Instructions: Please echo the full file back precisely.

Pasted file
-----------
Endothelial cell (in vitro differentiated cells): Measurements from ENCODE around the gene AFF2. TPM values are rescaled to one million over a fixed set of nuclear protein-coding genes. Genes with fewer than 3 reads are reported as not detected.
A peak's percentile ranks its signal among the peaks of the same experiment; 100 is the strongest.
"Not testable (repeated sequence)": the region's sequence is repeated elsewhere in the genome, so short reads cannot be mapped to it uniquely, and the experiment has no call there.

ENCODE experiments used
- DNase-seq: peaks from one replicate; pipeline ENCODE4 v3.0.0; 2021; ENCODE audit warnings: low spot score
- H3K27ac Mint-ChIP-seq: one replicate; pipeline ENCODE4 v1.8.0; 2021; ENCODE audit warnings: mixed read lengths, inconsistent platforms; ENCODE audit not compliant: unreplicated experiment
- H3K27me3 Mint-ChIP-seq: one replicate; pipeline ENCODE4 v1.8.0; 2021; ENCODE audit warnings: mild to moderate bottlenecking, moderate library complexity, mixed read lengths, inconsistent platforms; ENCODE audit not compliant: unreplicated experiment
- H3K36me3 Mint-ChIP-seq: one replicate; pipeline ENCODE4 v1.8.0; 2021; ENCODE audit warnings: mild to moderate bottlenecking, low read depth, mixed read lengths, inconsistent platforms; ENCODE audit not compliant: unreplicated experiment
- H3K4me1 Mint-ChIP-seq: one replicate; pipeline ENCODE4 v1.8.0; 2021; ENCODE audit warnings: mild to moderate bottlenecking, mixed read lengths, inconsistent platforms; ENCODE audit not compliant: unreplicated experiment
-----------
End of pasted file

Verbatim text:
Endothelial cell (in vitro differentiated cells): Measurements from ENCODE around the gene AFF2. TPM values are rescaled to one million over a fixed set of nuclear protein-coding genes. Genes with fewer than 3 reads are reported as not detected.
A peak's percentile ranks its signal among the peaks of the same experiment; 100 is the strongest.
"Not testable (repeated sequence)": the region's sequence is repeated elsewhere in the genome, so short reads cannot be mapped to it uniquely, and the experiment has no call there.

ENCODE experiments used
- DNase-seq: peaks from one replicate; pipeline ENCODE4 v3.0.0; 2021; ENCODE audit warnings: low spot score
- H3K27ac Mint-ChIP-seq: one replicate; pipeline ENCODE4 v1.8.0; 2021; ENCODE audit warnings: mixed read lengths, inconsistent platforms; ENCODE audit not compliant: unreplicated experiment
- H3K27me3 Mint-ChIP-seq: one replicate; pipeline ENCODE4 v1.8.0; 2021; ENCODE audit warnings: mild to moderate bottlenecking, moderate library complexity, mixed read lengths, inconsistent platforms; ENCODE audit not compliant: unreplicated experiment
- H3K36me3 Mint-ChIP-seq: one replicate; pipeline ENCODE4 v1.8.0; 2021; ENCODE audit warnings: mild to moderate bottlenecking, low read depth, mixed read lengths, inconsistent platforms; ENCODE audit not compliant: unreplicated experiment
- H3K4me1 Mint-ChIP-seq: one replicate; pipeline ENCODE4 v1.8.0; 2021; ENCODE audit warnings: mild to moderate bottlenecking, mixed read lengths, inconsistent platforms; ENCODE audit not compliant: unreplicated experiment